He goes in length into different types of states and historical events and I don’t know if it’s his style of writing of what but at times I found this book a bit boring.

Still, I found it overall interesting. The Prince is a historically important document and one of the most famous political treatises in history. But its lessons can be surprisingly useful in different areas, such a business and personal relationships. Even if you are yourself not inclined to Machiavellian tendencies (not that you should be), knowing for example the art of manipulation could prove useful, at the very least in helping you recognize it.

It is fascinating that book written in the 16th century could prove relevant 500 years later and that gives me a certain respect for the man who wrote it, even if I don’t share his views on morals.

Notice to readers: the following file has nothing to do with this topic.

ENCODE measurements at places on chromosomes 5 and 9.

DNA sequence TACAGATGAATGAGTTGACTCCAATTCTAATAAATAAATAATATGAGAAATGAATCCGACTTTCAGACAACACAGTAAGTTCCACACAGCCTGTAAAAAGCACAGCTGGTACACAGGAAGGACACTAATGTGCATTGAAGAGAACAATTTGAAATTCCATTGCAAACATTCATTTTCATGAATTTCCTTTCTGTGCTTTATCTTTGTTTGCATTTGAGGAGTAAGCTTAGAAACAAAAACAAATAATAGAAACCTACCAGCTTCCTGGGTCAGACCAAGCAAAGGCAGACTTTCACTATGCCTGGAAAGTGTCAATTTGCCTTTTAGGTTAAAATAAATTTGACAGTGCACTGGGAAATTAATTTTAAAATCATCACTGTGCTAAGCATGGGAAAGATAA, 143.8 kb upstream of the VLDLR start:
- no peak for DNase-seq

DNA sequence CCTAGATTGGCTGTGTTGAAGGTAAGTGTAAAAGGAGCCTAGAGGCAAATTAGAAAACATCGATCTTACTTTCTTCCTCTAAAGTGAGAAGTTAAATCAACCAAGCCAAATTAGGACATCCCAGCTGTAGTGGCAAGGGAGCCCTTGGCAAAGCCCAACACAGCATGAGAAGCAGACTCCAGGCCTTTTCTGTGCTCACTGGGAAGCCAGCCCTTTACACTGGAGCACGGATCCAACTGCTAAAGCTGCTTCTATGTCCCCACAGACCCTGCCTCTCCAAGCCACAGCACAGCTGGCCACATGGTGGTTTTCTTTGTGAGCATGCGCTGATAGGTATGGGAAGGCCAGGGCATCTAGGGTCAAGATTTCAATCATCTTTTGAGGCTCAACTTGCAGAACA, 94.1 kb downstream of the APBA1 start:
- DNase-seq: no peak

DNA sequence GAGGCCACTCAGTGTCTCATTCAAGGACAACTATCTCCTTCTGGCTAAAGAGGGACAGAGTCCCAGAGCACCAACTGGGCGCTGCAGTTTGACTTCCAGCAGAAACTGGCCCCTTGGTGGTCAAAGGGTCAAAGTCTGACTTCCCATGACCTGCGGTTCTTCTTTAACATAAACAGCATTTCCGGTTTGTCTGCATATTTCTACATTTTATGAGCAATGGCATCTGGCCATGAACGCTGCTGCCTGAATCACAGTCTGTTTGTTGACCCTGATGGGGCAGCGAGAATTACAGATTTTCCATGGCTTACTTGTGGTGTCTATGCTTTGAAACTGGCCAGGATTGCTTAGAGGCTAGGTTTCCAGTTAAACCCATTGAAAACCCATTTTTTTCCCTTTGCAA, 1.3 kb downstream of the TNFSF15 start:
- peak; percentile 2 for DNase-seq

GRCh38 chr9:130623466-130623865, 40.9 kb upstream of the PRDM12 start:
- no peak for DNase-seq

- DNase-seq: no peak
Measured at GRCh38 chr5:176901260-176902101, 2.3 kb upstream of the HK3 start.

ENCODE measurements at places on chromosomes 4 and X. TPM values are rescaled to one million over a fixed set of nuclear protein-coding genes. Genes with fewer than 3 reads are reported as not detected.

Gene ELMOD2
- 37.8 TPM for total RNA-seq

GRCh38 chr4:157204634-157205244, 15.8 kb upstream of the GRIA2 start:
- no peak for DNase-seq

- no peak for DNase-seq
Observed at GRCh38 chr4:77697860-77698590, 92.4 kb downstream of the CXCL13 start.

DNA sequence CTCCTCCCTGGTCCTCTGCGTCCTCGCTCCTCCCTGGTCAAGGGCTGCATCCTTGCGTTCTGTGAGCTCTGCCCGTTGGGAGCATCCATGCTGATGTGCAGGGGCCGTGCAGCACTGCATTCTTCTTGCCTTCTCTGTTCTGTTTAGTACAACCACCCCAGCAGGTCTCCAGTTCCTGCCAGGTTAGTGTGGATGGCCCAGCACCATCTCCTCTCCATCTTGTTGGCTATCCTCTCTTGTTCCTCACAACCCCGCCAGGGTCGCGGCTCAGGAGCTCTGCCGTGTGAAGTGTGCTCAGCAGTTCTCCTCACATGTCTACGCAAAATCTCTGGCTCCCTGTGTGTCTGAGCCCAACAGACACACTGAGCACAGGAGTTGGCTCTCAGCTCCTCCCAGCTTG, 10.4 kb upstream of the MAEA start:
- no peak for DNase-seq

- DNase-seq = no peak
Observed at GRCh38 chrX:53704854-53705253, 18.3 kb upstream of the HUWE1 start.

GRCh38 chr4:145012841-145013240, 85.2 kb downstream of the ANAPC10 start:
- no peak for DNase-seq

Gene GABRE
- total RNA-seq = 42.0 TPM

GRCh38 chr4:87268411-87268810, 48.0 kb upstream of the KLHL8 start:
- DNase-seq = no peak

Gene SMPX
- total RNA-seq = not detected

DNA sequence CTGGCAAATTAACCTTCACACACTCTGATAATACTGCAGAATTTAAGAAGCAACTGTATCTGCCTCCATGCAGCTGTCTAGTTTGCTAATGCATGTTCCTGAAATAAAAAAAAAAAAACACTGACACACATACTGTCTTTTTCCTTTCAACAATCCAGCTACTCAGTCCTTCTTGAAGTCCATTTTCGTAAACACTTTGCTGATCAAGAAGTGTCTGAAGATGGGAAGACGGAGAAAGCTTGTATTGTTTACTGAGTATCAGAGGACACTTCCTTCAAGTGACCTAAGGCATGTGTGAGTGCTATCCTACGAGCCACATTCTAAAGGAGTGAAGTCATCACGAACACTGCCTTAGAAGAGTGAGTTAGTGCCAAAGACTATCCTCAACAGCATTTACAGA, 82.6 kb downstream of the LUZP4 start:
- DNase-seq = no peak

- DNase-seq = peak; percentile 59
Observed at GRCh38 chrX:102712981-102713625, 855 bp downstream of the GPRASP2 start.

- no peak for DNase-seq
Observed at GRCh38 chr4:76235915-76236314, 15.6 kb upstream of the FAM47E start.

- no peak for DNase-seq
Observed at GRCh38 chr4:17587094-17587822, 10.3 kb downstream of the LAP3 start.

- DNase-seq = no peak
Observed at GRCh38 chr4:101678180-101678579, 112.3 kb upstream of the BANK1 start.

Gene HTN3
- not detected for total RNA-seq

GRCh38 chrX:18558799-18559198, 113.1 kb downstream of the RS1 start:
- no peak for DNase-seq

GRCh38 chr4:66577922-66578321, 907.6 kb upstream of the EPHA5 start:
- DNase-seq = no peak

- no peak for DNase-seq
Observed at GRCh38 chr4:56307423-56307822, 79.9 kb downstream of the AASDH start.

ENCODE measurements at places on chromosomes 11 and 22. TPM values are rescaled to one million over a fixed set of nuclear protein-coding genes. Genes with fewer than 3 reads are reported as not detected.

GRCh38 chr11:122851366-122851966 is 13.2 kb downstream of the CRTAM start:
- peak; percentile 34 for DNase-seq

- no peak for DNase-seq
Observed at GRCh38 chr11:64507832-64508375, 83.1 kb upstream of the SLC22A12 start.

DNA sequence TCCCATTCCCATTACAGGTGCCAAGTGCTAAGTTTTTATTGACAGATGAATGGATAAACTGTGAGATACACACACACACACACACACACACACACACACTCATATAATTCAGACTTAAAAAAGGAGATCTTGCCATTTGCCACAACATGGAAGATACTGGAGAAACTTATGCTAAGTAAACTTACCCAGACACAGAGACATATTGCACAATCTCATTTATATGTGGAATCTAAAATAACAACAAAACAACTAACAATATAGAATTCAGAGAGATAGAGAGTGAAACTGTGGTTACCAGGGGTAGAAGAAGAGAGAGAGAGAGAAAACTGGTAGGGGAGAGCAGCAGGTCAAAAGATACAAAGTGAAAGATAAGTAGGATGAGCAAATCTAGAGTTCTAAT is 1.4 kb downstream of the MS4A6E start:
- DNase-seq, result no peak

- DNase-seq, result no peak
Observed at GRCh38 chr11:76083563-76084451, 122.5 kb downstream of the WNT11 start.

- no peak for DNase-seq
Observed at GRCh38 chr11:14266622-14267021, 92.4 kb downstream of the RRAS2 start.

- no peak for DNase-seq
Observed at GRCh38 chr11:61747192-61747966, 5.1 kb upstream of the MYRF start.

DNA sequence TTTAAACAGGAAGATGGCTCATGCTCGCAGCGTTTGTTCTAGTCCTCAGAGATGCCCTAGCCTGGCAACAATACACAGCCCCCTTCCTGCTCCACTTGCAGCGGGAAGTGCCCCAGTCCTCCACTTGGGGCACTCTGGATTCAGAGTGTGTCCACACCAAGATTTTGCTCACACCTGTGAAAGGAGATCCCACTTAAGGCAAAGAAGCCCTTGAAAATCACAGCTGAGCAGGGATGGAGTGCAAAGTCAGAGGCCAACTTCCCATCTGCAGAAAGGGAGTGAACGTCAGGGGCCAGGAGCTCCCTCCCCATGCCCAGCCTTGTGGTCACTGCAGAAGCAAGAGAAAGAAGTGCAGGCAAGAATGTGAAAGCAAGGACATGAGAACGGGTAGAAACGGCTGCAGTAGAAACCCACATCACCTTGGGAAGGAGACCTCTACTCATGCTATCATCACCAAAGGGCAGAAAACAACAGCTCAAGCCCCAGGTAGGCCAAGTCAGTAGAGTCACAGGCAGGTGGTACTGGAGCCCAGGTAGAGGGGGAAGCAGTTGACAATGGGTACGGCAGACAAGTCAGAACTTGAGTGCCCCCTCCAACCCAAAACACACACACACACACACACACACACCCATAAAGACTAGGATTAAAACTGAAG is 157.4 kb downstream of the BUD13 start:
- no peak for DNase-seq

As this book as no copyright, you can listen to it for free on Youtube and read it as a free e-book online.

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A World Tour of Books: First They Killed My Father by Loung Ung (Cambodia)

It’s rarely that I come across a book that shakes me to the core and bring real tears to my eyes. Loung Ung’s autobiography First they Killed My Father: A Daughter of Cambodia Remembers is one of those books.

Through it she retells her experience of the tyrannical rule of the Communist Khmer Rouge. It starts in April 1975, when the Khmer Rouge forces invade the capital Phnom Penh and Ung’s family have to flee for their lives. They move from village to village and have to hide their true identities in order to survive. They come from a privileged background and that is enough to deserve death in the eyes of the Khmer Rouge. Even something like wearing glasses could get someone killed since it made them look intellectual and “bourgeois”.